Today's Editorial

Today's Editorial - 13 July 2023

Rani Durgavati Gaurav Yatra

Source: By Rishika Singh: The Indian Express

The Shivraj Singh Chouhan-led BJP government in Madhya Pradesh launched the six-day Rani Durgavati Gaurav Yatra. Home Minister Amit Shah inaugurated the rally in Balaghat, while the CM also marked – when the queen is believed to have died while fighting the Mughals in the mid-16th century — as a day of sacrifice

Who was Rani Durgavati?

The queen was a “symbol of India’s self-determination”, saying she fought Mughal emperor Akbar and his commander Asaf Khan and gave the ultimate sacrifice.

Rani Durgavati is said to have been born in 1524, in Mahoba’s Chandela dynasty. The region comes under present-day Uttar Pradesh, near the southern border with MP. Her father was Raja Salbahan of Ratha and Mahoba, and the Chandelas were known for building the famous Khajuraho temples in the 11th century.

She was later married to Dalpat Shah, the son of the Gond King Sangram Shah of the kingdom of Garha-Katanga. This kingdom included the Narmada Valley and parts of northern MP.  It was first welded together by Sangram Shah and is noted as one of the most powerful kingdoms of the Gond tribe. Durgavati, however, was widowed in 1550, a few years after her marriage. Her young son Bir Narayan presided over the throne in name and she then “ruled the country with great vigour and courage.”

Historian Satish Chandra, in his book Medieval India, describes her as a good marksmanskilled at using gunsbows, and arrows. It was noted at the time that she was so intent on hunting tigers that “whenever she heard that a tiger had appeared she did not drink water until she shot it.”

The Mughal attack on Garha-Katanga

Chandra also terms the period of the mid-16th century as one of early Mughal expansion in India (between 1556-76) under Akbar. During her reign, Durgavati fought with Baz Bahadur, the sultan of the neighbouring Malwa who was eventually defeated by Akbar. But the frequent battles between the two adjoining states continued even after the takeover.

According to government documentation of the region’s history, the queen and her generals managed the affairs of the kingdom for 16 years. There was evidence of trade with other kingdoms in the form of their currencies being found there and of public works being carried out, such as the construction of a large public reservoir near Jabalpur that is now called Ranital (the queen’s tank).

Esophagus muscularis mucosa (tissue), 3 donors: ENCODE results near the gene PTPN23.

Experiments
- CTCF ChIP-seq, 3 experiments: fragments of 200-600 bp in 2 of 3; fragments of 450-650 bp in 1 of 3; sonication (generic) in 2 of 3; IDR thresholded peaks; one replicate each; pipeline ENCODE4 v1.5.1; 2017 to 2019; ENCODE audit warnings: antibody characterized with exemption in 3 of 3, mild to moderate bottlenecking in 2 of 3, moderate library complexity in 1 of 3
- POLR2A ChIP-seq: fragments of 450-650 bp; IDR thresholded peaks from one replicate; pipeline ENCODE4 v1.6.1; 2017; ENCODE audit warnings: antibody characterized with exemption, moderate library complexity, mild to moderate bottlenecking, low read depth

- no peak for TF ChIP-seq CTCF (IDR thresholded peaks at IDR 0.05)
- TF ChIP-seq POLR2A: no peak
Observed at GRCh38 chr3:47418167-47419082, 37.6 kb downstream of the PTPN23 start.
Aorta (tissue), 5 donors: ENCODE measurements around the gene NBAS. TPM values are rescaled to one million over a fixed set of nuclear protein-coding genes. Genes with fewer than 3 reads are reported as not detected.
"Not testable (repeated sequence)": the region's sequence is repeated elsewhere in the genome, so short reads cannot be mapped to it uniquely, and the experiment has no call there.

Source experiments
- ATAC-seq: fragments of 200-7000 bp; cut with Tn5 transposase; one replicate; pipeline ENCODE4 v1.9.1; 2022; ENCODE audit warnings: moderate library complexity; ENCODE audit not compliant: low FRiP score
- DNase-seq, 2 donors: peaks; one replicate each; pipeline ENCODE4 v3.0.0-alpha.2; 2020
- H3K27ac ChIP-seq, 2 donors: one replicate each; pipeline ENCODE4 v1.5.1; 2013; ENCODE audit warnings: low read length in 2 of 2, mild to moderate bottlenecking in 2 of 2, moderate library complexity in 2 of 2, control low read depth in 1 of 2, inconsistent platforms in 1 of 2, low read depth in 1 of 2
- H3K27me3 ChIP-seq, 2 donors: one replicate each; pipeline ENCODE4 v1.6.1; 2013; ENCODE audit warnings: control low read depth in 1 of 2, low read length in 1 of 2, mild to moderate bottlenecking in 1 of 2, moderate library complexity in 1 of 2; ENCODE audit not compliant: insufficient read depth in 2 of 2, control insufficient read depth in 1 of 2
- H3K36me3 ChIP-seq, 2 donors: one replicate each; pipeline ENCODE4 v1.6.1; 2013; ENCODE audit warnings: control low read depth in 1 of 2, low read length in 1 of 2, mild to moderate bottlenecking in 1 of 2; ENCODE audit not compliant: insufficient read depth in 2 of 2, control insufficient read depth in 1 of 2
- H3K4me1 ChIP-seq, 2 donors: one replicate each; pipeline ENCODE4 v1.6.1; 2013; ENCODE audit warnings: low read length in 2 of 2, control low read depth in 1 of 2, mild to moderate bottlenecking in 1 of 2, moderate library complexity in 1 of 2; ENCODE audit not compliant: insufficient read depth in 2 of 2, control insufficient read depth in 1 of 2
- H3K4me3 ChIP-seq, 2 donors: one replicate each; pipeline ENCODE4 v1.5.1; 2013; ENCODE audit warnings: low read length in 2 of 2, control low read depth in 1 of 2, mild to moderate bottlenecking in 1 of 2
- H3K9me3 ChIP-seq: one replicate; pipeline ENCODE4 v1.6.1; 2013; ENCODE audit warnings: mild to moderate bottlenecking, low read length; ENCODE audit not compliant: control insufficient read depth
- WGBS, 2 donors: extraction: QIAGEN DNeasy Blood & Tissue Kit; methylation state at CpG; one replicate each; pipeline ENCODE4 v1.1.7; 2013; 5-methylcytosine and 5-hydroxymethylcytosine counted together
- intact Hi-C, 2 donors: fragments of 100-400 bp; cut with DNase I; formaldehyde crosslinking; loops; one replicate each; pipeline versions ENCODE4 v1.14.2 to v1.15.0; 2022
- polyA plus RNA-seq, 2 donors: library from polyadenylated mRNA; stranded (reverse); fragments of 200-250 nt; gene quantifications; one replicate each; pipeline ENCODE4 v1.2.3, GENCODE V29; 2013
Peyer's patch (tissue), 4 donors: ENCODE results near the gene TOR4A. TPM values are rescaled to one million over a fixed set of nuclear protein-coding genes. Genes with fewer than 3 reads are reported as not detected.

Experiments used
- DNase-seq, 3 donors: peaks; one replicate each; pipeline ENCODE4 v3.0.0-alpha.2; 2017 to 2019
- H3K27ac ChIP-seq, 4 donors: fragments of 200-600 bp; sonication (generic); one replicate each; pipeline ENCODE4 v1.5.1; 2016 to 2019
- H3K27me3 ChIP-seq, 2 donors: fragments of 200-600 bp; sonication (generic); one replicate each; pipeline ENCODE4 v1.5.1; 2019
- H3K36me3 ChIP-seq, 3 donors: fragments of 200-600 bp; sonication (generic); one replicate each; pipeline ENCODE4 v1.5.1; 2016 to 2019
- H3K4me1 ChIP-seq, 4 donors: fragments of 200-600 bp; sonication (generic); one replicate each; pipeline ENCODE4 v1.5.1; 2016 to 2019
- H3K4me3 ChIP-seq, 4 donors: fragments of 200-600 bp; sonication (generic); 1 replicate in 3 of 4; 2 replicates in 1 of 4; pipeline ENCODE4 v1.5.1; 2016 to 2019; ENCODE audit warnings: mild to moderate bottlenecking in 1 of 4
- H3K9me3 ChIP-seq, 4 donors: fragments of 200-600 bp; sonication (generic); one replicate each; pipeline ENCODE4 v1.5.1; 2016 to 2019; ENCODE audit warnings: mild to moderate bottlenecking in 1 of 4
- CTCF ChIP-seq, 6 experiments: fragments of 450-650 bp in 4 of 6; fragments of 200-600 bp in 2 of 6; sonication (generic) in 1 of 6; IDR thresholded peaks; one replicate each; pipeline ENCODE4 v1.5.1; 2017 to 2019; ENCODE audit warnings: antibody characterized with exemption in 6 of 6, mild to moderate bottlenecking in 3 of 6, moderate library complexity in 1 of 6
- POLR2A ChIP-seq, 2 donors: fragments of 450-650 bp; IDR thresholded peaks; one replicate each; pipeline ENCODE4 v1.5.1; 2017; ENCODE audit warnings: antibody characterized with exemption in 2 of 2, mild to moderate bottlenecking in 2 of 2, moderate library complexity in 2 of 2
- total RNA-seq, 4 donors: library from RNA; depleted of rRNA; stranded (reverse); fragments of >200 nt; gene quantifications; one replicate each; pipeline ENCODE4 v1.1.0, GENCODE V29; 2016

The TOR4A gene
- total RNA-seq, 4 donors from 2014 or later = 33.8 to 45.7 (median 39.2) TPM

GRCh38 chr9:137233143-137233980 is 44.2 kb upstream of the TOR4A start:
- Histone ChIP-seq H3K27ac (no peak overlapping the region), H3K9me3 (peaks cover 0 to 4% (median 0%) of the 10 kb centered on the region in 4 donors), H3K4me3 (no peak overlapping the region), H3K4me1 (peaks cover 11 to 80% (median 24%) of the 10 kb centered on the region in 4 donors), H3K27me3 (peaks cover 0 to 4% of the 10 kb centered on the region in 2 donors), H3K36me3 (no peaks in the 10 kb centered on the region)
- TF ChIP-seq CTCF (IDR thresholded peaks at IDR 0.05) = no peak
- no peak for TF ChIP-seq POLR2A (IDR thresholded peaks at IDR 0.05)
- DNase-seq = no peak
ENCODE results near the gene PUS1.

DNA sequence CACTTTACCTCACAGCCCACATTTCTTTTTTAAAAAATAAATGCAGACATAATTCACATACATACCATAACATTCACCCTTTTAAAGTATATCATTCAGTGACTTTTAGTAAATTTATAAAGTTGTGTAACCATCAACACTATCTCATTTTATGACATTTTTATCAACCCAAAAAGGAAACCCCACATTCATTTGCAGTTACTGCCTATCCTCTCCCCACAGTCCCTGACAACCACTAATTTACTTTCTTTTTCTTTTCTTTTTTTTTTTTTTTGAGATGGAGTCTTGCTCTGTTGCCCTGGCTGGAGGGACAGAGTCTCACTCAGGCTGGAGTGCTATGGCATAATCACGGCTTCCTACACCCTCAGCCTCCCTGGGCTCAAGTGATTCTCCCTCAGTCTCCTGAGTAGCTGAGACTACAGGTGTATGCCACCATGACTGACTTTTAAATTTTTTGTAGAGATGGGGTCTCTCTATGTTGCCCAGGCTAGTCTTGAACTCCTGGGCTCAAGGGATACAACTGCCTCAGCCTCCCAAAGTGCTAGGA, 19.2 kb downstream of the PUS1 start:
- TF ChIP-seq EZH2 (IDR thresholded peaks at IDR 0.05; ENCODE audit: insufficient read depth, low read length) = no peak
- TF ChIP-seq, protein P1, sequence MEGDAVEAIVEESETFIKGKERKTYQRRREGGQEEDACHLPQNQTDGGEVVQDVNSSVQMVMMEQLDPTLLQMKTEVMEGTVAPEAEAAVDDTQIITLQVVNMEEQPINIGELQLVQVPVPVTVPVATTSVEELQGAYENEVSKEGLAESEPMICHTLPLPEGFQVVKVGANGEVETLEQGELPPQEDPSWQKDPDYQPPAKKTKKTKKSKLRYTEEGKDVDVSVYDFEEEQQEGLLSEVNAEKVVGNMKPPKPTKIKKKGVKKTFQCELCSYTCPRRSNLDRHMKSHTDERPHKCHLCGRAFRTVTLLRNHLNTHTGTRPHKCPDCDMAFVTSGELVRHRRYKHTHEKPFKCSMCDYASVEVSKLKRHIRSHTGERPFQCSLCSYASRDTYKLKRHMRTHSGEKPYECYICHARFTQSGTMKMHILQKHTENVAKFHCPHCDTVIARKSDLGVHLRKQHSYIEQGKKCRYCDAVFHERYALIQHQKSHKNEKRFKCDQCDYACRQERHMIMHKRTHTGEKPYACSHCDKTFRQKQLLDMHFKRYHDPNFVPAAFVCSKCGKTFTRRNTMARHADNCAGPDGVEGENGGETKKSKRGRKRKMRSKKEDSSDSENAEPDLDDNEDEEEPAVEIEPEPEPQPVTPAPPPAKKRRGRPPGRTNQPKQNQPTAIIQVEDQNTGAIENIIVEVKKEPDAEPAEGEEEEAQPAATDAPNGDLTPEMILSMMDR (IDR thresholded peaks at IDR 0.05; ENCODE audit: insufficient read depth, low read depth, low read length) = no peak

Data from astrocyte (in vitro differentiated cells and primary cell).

Abul Fazl, the court historian of Akbar who chronicled these years in Akbarnama, described Durgavati as a combination of “beauty, grace and manlike courage and bravery”. He adds that the prosperity of the kingdom was such that people paid their taxes in gold coins and elephants.

The Mughal governor of Allahabad, Asaf Khan, also took an interest in attacking Garha-Katanga, attracted by tales of the queen, writes Chandra. Another point of view states it was Akbar who dispatched him. Khan then went to the region with 10,000 cavalry. Some semi-independent rules here also seized on the opportunity as one to overthrow the queen. She was, therefore, left with a small force.

The queen entered the battlefield and situated her troops in a place called Narhi, which was located in a thick forest, reached after crossing rivers, and was naturally difficult to breach. She suggested attacking the enemy forces upfront as they could not remain hidden for long. They allowed some Mughal forces to come through the narrow ravines peculiar to the region, before surrounding them. The first battle was therefore won by the Gond queen.

However, soon the Mughals fortified the area and overwhelmed the Gonds. While fighting them in battle, she was struck by two arrows and it is believed she stabbed herself with her dagger to not surrender to the Mughal forces. Her son also died in the fighting. It took Asaf Khan nearly two months to consolidate his victory. Afterwards, he decided to keep much of the loot himself instead of presenting it to Akbar, writes Fazl.

Akbar then asked Khan to let go of his gains and restored the kingdom to Chandra Shah, the younger son of Sangram Shah, after he accepted Mughal suzerainty.